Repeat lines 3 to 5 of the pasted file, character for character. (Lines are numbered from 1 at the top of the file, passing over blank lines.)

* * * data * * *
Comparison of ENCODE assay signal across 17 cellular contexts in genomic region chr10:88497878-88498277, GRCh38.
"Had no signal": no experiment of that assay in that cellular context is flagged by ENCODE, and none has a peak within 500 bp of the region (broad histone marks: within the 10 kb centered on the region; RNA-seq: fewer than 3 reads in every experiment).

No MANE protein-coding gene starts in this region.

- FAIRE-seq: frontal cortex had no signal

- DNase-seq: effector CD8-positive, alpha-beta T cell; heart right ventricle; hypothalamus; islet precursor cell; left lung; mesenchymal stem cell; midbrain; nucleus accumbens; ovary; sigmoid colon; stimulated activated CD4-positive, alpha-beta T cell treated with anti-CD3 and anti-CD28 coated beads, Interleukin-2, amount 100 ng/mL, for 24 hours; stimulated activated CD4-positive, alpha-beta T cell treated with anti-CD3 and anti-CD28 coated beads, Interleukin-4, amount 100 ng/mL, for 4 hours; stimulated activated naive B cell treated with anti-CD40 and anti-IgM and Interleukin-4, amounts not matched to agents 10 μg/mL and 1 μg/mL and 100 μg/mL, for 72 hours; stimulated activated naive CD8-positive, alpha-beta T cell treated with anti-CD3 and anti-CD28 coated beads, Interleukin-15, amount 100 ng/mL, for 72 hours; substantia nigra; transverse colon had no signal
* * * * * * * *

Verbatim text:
No MANE protein-coding gene starts in this region.

- FAIRE-seq: frontal cortex had no signal

- DNase-seq: effector CD8-positive, alpha-beta T cell; heart right ventricle; hypothalamus; islet precursor cell; left lung; mesenchymal stem cell; midbrain; nucleus accumbens; ovary; sigmoid colon; stimulated activated CD4-positive, alpha-beta T cell treated with anti-CD3 and anti-CD28 coated beads, Interleukin-2, amount 100 ng/mL, for 24 hours; stimulated activated CD4-positive, alpha-beta T cell treated with anti-CD3 and anti-CD28 coated beads, Interleukin-4, amount 100 ng/mL, for 4 hours; stimulated activated naive B cell treated with anti-CD40 and anti-IgM and Interleukin-4, amounts not matched to agents 10 μg/mL and 1 μg/mL and 100 μg/mL, for 72 hours; stimulated activated naive CD8-positive, alpha-beta T cell treated with anti-CD3 and anti-CD28 coated beads, Interleukin-15, amount 100 ng/mL, for 72 hours; substantia nigra; transverse colon had no signal